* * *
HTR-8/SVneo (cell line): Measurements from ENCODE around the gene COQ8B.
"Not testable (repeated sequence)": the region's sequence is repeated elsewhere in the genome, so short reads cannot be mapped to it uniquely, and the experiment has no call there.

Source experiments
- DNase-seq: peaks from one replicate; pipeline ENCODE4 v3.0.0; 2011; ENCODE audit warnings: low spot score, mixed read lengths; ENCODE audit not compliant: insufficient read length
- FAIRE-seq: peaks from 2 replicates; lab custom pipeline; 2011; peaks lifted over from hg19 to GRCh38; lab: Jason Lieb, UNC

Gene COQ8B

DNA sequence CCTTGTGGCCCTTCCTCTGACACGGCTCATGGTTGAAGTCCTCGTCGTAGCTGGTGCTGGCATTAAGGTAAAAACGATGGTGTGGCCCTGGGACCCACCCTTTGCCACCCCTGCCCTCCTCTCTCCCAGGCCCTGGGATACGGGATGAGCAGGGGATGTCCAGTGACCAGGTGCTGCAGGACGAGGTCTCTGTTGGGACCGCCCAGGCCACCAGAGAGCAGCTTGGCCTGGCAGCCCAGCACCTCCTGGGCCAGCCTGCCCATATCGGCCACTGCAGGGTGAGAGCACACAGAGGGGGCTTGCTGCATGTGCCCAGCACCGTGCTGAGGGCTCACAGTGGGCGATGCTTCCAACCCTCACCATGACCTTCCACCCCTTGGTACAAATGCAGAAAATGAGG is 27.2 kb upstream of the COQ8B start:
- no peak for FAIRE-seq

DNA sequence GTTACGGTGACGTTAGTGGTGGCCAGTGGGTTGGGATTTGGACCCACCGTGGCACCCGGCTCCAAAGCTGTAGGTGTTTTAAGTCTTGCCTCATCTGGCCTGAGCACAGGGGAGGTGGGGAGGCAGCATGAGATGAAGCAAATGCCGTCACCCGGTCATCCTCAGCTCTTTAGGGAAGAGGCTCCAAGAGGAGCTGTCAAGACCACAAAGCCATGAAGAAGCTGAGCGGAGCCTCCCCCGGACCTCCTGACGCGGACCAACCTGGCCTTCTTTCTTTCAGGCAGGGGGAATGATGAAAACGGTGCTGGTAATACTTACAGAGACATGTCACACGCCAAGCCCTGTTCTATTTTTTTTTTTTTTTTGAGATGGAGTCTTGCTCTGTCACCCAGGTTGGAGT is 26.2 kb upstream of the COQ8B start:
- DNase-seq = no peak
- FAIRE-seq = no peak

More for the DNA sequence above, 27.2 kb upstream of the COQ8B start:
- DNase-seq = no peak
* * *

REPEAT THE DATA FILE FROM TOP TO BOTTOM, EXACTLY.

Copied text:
HTR-8/SVneo (cell line): Measurements from ENCODE around the gene COQ8B.
"Not testable (repeated sequence)": the region's sequence is repeated elsewhere in the genome, so short reads cannot be mapped to it uniquely, and the experiment has no call there.

Source experiments
- DNase-seq: peaks from one replicate; pipeline ENCODE4 v3.0.0; 2011; ENCODE audit warnings: low spot score, mixed read lengths; ENCODE audit not compliant: insufficient read length
- FAIRE-seq: peaks from 2 replicates; lab custom pipeline; 2011; peaks lifted over from hg19 to GRCh38; lab: Jason Lieb, UNC

Gene COQ8B

DNA sequence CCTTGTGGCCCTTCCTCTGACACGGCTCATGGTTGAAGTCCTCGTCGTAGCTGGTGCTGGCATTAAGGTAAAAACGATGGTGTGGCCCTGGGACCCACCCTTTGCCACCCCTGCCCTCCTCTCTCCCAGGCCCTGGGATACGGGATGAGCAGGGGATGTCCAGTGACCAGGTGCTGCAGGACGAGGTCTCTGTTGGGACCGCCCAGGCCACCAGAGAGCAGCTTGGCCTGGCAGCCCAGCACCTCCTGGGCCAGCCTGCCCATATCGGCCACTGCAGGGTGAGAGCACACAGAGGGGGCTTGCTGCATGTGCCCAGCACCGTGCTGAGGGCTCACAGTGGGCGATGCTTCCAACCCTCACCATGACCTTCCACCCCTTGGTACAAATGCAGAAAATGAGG is 27.2 kb upstream of the COQ8B start:
- no peak for FAIRE-seq

DNA sequence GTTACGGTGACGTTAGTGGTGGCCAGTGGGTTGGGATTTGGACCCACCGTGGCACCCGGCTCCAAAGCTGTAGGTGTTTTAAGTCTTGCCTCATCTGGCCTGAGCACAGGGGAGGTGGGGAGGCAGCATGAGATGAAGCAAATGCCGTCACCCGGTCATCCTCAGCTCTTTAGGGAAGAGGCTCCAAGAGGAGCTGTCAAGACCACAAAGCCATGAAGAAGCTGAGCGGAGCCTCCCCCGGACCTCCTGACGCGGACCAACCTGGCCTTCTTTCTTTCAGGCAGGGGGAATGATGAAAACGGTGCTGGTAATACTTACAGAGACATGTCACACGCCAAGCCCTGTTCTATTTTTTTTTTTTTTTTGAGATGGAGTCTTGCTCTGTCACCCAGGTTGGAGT is 26.2 kb upstream of the COQ8B start:
- DNase-seq = no peak
- FAIRE-seq = no peak

More for the DNA sequence above, 27.2 kb upstream of the COQ8B start:
- DNase-seq = no peak